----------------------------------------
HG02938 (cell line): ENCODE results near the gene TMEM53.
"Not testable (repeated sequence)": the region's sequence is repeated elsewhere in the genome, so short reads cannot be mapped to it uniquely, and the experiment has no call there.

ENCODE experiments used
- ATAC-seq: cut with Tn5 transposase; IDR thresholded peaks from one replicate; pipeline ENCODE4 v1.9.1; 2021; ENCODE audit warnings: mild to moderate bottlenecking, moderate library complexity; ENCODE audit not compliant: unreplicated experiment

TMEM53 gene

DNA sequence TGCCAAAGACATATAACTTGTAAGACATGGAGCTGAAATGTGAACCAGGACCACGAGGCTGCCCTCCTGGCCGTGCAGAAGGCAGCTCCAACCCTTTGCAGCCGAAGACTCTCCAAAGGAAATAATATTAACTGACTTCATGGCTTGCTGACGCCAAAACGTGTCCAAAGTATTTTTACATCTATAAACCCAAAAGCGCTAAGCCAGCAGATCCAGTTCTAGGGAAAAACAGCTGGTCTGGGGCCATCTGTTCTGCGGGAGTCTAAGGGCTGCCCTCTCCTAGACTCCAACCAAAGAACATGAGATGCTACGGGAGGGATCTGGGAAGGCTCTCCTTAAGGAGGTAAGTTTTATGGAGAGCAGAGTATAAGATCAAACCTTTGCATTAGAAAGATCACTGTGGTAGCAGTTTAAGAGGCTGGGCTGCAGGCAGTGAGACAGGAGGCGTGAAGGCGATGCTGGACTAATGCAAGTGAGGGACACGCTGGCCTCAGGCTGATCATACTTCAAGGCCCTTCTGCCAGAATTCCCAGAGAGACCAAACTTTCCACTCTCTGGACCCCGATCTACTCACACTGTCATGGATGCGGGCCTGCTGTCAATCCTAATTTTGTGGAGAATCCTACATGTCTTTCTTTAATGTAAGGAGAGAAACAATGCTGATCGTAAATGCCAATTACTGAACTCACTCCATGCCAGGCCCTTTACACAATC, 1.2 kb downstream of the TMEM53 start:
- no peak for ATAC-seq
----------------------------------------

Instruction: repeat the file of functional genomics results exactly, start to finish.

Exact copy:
HG02938 (cell line): ENCODE results near the gene TMEM53.
"Not testable (repeated sequence)": the region's sequence is repeated elsewhere in the genome, so short reads cannot be mapped to it uniquely, and the experiment has no call there.

ENCODE experiments used
- ATAC-seq: cut with Tn5 transposase; IDR thresholded peaks from one replicate; pipeline ENCODE4 v1.9.1; 2021; ENCODE audit warnings: mild to moderate bottlenecking, moderate library complexity; ENCODE audit not compliant: unreplicated experiment

TMEM53 gene

DNA sequence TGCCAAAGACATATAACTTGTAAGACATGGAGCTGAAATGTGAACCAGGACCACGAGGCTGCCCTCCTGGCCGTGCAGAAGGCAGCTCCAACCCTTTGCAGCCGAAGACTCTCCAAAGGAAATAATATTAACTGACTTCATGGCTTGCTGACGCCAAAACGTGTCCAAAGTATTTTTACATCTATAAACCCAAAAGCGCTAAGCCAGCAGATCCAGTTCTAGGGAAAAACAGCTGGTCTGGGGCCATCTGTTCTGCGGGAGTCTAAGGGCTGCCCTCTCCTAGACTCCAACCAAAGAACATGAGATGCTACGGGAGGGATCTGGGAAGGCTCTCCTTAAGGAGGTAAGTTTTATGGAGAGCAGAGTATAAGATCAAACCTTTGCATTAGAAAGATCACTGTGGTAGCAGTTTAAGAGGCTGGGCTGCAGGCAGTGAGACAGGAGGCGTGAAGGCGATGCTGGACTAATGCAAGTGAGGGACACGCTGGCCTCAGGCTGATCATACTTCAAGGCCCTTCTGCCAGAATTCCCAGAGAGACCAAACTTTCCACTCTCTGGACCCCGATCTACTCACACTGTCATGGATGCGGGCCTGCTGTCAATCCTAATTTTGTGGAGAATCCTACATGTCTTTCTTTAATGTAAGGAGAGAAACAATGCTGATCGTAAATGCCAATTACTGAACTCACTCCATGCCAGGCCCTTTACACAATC, 1.2 kb downstream of the TMEM53 start:
- no peak for ATAC-seq